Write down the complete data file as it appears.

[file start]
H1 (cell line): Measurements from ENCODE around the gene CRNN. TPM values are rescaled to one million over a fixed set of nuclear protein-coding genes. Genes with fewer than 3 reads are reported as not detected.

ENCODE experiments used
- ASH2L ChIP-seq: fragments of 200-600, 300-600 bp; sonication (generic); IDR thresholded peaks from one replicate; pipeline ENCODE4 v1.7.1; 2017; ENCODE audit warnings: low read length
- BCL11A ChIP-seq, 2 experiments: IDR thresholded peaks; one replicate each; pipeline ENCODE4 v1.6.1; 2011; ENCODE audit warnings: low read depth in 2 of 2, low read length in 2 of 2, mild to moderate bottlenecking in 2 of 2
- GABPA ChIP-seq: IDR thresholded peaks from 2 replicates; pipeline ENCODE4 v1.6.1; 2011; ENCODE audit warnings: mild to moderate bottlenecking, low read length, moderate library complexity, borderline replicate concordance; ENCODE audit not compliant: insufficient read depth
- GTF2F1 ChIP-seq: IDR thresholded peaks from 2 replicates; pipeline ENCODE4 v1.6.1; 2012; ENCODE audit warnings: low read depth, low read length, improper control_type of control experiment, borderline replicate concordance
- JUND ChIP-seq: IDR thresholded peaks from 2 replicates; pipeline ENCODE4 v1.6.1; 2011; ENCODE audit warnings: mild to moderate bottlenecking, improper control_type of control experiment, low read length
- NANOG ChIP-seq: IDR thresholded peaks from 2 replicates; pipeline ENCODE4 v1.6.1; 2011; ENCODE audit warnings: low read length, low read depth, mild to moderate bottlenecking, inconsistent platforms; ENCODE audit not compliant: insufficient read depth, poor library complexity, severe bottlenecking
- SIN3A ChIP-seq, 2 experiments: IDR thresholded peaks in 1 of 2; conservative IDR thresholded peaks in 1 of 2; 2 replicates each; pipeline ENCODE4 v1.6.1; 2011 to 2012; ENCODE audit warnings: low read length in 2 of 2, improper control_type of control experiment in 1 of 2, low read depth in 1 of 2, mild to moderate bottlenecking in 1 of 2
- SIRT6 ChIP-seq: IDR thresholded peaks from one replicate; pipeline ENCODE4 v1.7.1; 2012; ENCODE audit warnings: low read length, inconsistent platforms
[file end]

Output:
H1 (cell line): Measurements from ENCODE around the gene CRNN. TPM values are rescaled to one million over a fixed set of nuclear protein-coding genes. Genes with fewer than 3 reads are reported as not detected.

ENCODE experiments used
- ASH2L ChIP-seq: fragments of 200-600, 300-600 bp; sonication (generic); IDR thresholded peaks from one replicate; pipeline ENCODE4 v1.7.1; 2017; ENCODE audit warnings: low read length
- BCL11A ChIP-seq, 2 experiments: IDR thresholded peaks; one replicate each; pipeline ENCODE4 v1.6.1; 2011; ENCODE audit warnings: low read depth in 2 of 2, low read length in 2 of 2, mild to moderate bottlenecking in 2 of 2
- GABPA ChIP-seq: IDR thresholded peaks from 2 replicates; pipeline ENCODE4 v1.6.1; 2011; ENCODE audit warnings: mild to moderate bottlenecking, low read length, moderate library complexity, borderline replicate concordance; ENCODE audit not compliant: insufficient read depth
- GTF2F1 ChIP-seq: IDR thresholded peaks from 2 replicates; pipeline ENCODE4 v1.6.1; 2012; ENCODE audit warnings: low read depth, low read length, improper control_type of control experiment, borderline replicate concordance
- JUND ChIP-seq: IDR thresholded peaks from 2 replicates; pipeline ENCODE4 v1.6.1; 2011; ENCODE audit warnings: mild to moderate bottlenecking, improper control_type of control experiment, low read length
- NANOG ChIP-seq: IDR thresholded peaks from 2 replicates; pipeline ENCODE4 v1.6.1; 2011; ENCODE audit warnings: low read length, low read depth, mild to moderate bottlenecking, inconsistent platforms; ENCODE audit not compliant: insufficient read depth, poor library complexity, severe bottlenecking
- SIN3A ChIP-seq, 2 experiments: IDR thresholded peaks in 1 of 2; conservative IDR thresholded peaks in 1 of 2; 2 replicates each; pipeline ENCODE4 v1.6.1; 2011 to 2012; ENCODE audit warnings: low read length in 2 of 2, improper control_type of control experiment in 1 of 2, low read depth in 1 of 2, mild to moderate bottlenecking in 1 of 2
- SIRT6 ChIP-seq: IDR thresholded peaks from one replicate; pipeline ENCODE4 v1.7.1; 2012; ENCODE audit warnings: low read length, inconsistent platforms